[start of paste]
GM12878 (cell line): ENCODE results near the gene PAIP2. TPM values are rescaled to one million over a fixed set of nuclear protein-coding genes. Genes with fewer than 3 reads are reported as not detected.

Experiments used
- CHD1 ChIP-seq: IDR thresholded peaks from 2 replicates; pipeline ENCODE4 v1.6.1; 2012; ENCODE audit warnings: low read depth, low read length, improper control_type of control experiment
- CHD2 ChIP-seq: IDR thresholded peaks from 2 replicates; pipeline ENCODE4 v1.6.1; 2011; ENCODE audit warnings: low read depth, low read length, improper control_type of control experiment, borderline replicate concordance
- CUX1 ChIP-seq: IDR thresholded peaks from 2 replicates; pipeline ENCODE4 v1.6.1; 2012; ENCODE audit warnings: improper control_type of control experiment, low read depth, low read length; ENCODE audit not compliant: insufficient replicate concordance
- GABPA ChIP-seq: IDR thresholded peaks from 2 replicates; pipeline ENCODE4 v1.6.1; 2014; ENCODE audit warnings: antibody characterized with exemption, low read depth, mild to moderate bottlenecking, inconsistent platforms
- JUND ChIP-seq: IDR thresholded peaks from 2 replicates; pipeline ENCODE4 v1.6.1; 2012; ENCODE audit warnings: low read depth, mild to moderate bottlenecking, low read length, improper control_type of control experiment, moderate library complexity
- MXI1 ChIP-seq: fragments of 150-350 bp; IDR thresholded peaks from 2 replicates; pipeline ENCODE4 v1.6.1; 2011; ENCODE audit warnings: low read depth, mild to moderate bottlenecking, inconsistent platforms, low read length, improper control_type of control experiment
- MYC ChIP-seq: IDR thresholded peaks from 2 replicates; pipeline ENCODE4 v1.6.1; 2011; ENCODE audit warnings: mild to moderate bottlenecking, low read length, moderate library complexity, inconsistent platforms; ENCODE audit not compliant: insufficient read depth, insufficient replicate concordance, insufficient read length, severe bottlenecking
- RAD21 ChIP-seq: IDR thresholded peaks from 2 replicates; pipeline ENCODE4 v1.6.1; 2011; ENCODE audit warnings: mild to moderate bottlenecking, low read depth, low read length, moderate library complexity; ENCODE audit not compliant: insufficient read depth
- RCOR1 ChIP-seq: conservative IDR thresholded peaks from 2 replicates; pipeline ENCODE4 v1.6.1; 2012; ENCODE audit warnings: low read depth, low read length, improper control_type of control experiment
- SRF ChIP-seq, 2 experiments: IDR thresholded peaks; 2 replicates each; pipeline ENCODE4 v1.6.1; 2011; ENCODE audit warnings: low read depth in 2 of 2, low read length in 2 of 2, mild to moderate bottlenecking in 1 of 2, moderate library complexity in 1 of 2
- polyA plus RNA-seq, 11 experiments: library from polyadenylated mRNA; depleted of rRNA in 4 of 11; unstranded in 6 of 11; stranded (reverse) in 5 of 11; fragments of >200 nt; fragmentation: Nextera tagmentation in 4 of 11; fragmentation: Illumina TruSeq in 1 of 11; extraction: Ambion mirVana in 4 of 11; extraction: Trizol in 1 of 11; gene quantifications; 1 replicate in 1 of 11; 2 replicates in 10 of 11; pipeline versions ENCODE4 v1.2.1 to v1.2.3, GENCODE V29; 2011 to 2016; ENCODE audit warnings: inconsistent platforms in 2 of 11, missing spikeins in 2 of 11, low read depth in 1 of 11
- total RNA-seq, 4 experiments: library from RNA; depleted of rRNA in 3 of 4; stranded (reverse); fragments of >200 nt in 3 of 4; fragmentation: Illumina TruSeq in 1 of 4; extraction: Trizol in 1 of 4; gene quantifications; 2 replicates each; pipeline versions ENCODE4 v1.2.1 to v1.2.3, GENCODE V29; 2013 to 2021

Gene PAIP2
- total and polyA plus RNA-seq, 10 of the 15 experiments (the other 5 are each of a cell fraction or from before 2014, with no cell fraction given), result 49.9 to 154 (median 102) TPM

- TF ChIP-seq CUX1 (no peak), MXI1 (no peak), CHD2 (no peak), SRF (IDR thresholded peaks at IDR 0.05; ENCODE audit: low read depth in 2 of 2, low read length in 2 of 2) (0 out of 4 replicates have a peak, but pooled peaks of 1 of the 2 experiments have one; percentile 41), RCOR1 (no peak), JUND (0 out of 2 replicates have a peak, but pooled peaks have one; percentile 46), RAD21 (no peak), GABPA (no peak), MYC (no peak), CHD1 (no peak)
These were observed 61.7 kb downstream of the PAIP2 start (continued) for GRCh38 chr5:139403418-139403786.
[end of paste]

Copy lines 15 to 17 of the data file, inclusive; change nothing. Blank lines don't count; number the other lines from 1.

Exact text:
Gene PAIP2
- total and polyA plus RNA-seq, 10 of the 15 experiments (the other 5 are each of a cell fraction or from before 2014, with no cell fraction given), result 49.9 to 154 (median 102) TPM

- TF ChIP-seq CUX1 (no peak), MXI1 (no peak), CHD2 (no peak), SRF (IDR thresholded peaks at IDR 0.05; ENCODE audit: low read depth in 2 of 2, low read length in 2 of 2) (0 out of 4 replicates have a peak, but pooled peaks of 1 of the 2 experiments have one; percentile 41), RCOR1 (no peak), JUND (0 out of 2 replicates have a peak, but pooled peaks have one; percentile 46), RAD21 (no peak), GABPA (no peak), MYC (no peak), CHD1 (no peak)